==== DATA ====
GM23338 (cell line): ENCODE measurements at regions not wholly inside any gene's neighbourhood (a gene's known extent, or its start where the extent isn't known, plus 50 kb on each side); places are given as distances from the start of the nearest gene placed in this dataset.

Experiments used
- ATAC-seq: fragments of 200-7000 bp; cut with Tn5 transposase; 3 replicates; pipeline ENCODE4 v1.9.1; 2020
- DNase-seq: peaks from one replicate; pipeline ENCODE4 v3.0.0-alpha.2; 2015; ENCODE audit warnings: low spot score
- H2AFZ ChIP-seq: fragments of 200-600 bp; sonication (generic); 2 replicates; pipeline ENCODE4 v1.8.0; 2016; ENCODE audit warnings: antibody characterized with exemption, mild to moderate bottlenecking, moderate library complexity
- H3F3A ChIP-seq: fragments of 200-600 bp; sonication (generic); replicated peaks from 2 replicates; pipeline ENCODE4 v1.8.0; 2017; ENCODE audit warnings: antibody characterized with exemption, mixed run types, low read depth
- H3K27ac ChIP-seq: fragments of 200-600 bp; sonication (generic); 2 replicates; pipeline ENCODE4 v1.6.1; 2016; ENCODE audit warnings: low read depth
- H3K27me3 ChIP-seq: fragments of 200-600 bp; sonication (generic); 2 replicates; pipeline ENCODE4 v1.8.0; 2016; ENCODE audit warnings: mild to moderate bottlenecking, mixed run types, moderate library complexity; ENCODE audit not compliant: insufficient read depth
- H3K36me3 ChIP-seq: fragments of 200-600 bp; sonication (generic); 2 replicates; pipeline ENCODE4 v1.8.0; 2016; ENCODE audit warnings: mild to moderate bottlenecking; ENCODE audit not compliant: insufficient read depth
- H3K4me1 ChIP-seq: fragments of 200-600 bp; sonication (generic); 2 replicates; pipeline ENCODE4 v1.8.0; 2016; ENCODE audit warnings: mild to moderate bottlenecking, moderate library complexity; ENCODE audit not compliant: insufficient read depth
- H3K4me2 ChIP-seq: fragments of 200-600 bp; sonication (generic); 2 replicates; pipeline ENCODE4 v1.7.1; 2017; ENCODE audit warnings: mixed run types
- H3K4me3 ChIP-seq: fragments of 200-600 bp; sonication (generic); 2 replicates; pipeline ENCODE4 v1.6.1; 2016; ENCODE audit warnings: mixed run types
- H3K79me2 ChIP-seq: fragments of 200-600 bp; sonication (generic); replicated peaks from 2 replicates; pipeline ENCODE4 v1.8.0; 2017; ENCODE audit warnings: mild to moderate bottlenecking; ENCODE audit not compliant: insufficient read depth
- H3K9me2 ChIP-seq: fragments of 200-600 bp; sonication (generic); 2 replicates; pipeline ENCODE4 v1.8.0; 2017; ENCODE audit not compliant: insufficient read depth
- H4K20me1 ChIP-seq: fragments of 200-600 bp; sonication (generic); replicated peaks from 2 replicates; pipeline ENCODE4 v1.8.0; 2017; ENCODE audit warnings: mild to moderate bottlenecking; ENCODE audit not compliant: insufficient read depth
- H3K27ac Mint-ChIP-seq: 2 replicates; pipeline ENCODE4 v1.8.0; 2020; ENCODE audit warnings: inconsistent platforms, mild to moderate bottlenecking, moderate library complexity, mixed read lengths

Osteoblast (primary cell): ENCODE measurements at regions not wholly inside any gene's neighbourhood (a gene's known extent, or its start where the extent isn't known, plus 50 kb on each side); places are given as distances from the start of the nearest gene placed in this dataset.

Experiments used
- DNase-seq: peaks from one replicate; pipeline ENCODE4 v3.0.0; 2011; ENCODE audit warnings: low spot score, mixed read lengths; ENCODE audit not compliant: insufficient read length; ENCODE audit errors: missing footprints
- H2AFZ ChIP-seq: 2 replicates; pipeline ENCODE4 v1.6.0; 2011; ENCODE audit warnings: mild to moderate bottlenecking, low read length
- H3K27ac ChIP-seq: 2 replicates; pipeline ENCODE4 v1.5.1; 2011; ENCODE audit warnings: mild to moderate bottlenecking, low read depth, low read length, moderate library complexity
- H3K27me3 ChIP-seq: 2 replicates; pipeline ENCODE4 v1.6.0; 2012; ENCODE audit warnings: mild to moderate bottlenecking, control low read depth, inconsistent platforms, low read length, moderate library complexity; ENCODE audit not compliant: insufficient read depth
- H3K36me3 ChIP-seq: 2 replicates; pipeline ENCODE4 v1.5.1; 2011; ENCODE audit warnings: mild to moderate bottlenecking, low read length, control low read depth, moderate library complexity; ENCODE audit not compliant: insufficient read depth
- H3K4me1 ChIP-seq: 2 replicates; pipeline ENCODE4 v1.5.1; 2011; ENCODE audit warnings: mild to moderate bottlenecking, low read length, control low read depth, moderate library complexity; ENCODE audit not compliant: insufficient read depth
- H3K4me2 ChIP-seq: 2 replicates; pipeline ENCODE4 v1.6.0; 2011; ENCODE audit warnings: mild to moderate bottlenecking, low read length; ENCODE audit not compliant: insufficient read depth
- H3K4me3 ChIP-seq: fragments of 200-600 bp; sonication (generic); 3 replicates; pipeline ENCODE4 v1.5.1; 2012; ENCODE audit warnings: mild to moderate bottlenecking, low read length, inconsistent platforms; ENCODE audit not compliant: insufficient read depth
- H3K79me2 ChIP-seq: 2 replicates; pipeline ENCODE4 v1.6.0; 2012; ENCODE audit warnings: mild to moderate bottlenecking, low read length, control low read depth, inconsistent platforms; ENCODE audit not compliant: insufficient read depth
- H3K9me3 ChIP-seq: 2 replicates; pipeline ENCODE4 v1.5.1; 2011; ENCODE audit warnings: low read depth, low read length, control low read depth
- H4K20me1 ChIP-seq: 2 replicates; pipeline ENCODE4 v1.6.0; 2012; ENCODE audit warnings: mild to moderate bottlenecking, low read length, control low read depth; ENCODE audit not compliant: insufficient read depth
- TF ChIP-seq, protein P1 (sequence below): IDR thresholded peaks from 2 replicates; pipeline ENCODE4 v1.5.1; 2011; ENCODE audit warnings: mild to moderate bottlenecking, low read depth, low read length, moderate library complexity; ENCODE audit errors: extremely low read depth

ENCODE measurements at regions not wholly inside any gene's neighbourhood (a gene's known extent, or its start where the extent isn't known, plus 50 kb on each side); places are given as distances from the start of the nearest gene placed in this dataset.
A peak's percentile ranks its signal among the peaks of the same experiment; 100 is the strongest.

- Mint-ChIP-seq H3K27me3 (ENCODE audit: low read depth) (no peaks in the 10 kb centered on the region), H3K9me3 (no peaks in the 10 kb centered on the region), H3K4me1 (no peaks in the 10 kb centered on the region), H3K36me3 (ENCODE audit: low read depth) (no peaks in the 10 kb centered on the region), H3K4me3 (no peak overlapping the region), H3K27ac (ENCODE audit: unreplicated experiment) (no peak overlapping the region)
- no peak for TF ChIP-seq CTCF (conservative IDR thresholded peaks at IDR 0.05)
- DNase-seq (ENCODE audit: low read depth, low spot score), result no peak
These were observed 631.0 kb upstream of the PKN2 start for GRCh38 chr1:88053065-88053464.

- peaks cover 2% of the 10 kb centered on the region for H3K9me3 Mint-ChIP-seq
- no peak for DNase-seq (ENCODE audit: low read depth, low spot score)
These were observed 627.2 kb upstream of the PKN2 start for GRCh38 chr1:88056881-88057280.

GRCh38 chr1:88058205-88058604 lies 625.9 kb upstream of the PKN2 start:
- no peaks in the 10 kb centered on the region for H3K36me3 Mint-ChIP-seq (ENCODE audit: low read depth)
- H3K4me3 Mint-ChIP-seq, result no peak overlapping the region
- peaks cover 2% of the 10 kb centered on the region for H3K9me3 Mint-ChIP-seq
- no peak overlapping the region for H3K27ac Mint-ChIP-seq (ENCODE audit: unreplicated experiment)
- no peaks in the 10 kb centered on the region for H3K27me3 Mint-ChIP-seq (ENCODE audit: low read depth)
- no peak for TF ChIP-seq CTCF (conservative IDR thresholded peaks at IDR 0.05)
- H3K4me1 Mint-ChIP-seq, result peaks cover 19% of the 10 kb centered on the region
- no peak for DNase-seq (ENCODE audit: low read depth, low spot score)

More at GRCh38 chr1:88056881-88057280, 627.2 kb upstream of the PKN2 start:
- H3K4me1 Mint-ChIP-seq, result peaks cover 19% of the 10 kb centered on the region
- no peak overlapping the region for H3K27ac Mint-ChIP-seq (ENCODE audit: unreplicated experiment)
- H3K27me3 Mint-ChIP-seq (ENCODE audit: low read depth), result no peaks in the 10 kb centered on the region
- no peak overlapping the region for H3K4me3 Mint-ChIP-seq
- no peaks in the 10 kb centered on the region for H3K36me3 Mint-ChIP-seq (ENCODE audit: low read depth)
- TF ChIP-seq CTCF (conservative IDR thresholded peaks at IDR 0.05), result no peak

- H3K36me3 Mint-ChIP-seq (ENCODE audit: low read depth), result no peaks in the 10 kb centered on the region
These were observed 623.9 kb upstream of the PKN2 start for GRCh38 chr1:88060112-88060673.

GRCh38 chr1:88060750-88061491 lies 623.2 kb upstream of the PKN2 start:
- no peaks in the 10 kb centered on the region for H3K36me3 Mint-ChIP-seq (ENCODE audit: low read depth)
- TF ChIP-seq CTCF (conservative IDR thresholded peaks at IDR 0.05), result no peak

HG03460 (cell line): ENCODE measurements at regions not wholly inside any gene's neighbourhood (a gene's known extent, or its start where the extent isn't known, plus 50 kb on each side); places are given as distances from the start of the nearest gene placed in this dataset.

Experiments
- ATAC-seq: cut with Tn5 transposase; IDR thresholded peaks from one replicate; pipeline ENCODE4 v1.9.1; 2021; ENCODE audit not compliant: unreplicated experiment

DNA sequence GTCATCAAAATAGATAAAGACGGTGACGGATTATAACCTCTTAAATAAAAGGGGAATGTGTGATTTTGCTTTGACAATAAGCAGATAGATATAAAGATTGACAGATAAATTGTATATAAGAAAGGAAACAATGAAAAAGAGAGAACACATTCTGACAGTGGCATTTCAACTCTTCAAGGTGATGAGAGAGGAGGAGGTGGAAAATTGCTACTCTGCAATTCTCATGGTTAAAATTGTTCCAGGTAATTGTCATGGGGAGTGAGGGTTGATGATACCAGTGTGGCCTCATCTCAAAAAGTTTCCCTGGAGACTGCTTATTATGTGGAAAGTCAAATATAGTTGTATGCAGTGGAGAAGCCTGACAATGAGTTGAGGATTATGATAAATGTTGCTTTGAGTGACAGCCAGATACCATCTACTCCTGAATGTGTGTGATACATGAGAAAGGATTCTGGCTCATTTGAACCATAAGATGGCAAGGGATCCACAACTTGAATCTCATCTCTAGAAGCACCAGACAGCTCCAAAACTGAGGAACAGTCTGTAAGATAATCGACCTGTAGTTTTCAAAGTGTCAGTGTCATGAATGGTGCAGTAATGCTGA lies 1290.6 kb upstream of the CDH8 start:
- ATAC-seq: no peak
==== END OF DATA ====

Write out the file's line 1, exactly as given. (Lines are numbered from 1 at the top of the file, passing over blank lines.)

GM23338 (cell line): ENCODE measurements at regions not wholly inside any gene's neighbourhood (a gene's known extent, or its start where the extent isn't known, plus 50 kb on each side); places are given as distances from the start of the nearest gene placed in this dataset.